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Oral Therapy Approved to Treat Active Psoriatic Arthritis

Cheryl A. Thompson

FDA and Celgene Corporation on March 21 announced the approval of apremilast, or Otezla, for the treatment of adults with active psoriatic arthritis.

The selective phosphodiesterase-4 inhibitor, Celgene said, is the only FDA-approved oral therapy that treats psoriatic arthritis.

According to the National Institute of Arthritis and Musculoskeletal and Skin Diseases, psoriatic arthritis produces both the skin lesions common in psoriasis and the joint inflammation common in arthritis, though not necessarily at the same time.

Apremilast's FDA-approved labeling (PDF)External Link recommends a maintenance dosage of 30 mg twice daily for patients without severe renal impairment and 30 mg once daily for patients with a creatinine clearance less than 30 mL/min. To reduce their risk for gastrointestinal symptoms, all patients should start apremilast therapy at a dosage of 10 mg in the morning and increase over the next five days to the maintenance dosage. The labeling describes "initial dosage titration" schedules for both types of patients.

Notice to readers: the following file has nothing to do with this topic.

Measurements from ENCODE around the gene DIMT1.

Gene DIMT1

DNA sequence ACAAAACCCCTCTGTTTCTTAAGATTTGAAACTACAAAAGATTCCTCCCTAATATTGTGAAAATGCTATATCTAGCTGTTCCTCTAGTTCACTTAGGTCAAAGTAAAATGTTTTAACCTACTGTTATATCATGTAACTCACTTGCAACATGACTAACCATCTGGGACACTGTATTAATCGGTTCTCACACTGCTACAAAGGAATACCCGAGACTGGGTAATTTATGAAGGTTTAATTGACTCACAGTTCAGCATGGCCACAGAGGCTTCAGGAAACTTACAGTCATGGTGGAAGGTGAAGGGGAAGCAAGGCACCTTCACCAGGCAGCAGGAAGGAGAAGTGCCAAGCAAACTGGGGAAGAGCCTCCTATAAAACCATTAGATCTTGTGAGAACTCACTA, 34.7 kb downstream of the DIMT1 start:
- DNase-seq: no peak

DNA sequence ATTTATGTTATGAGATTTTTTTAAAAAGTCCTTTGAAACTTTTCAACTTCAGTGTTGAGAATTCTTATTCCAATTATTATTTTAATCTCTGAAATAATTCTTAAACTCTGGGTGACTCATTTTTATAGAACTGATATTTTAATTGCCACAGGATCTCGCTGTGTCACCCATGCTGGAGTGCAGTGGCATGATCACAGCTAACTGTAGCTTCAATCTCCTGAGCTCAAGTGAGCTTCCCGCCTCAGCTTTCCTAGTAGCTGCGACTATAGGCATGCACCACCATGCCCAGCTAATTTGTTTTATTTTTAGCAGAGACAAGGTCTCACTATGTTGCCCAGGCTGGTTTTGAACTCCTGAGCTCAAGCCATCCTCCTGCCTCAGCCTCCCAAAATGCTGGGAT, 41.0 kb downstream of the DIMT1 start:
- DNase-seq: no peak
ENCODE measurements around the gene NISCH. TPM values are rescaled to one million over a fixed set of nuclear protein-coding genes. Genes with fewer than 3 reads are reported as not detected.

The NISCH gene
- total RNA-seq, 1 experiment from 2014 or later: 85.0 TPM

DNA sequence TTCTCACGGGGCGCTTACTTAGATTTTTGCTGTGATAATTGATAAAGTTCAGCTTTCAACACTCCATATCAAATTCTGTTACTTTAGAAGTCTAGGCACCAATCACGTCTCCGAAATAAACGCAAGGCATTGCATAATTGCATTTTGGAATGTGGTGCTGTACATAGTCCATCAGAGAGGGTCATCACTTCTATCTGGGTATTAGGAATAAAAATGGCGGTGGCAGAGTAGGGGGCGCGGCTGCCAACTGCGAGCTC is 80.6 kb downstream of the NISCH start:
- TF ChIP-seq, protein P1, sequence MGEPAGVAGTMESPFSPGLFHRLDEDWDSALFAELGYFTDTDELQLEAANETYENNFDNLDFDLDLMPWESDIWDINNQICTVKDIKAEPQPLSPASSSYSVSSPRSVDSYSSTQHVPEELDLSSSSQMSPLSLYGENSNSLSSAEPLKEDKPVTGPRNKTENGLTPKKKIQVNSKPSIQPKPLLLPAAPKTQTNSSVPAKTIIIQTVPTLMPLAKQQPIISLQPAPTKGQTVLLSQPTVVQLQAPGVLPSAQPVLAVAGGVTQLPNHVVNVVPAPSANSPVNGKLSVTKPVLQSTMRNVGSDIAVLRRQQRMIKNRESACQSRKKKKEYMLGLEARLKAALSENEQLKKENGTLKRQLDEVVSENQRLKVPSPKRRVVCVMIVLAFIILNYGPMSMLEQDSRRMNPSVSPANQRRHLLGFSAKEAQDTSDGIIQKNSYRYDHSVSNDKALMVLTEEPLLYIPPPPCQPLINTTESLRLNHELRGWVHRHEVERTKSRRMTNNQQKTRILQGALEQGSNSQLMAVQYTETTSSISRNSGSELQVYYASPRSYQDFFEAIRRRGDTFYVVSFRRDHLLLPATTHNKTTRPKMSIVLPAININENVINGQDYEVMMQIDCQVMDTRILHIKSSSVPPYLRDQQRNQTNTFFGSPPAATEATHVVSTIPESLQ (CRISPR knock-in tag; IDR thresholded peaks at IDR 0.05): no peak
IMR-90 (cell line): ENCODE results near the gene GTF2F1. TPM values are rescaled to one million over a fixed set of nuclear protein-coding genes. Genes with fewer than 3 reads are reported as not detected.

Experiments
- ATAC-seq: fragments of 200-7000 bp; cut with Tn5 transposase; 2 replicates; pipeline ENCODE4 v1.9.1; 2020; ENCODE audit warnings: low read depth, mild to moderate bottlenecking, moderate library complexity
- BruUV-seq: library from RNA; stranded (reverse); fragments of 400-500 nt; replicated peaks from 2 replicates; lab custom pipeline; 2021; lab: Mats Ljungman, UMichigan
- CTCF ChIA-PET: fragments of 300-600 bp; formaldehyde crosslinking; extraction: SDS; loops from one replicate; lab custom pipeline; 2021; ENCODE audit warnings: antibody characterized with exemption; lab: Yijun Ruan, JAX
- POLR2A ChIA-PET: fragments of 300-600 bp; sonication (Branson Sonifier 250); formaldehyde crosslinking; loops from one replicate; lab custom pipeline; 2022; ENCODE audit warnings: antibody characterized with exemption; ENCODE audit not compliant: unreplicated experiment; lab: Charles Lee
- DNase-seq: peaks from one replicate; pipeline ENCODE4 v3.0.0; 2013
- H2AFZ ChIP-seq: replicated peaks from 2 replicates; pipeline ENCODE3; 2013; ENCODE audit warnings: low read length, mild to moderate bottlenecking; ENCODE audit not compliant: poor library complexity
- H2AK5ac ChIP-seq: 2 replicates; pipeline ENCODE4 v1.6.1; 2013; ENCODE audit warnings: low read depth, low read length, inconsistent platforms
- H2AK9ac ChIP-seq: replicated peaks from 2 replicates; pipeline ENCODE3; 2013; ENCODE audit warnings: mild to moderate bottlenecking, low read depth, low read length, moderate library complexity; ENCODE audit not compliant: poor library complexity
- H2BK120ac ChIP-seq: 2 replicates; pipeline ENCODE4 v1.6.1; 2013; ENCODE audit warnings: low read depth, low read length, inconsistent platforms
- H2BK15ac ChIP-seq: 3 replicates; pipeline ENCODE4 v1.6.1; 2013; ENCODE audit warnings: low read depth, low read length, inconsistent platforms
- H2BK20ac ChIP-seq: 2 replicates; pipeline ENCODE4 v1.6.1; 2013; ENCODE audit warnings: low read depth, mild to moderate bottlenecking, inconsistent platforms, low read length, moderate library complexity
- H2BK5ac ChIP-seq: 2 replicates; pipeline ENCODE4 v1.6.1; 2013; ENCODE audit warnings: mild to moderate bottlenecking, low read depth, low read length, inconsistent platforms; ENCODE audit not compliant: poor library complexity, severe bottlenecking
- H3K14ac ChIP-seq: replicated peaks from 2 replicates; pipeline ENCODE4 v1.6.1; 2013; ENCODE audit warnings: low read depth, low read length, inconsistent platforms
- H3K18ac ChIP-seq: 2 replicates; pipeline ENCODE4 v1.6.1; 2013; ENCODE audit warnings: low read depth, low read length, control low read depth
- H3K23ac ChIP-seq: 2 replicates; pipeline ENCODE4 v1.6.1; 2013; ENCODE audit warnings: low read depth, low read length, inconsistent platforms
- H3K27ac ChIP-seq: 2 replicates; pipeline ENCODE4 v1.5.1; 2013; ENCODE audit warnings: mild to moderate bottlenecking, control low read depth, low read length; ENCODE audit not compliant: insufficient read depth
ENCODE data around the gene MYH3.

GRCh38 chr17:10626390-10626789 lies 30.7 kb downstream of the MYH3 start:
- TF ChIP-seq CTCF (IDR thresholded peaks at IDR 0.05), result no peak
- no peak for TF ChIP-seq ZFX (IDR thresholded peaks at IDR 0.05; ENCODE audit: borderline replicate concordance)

FDA said patients with active psoriatic arthritis who received apremilast during the drug's three major clinical studies showed improvement in the signs and symptoms of their disease. These patients, according to the drug's labeling, had at least three swollen joints and at least three tender joints despite treatment with a disease-modifying antirheumatic drug.

The most common adverse reactions to apremilast 30 mg twice daily during the three major studies were diarrhea, nausea, and headache, the labeling states.

Otezla will be available as 10-, 20-, and 30-mg tablets that must be stored at less than 30 °C. Only the 30-mg tablets will be available in a standalone form: 30-count bottles of loose tablets and 28-count cartons with two 14-day blister cards. The 10- and 20-mg tablets are part of the two-week starter pack that includes the initial dosage titration. None of the tablets, the labeling states, should be crushed, split, or chewed.

Celgene said it expected for Otezla to be available this month through a network of specialty pharmacies.

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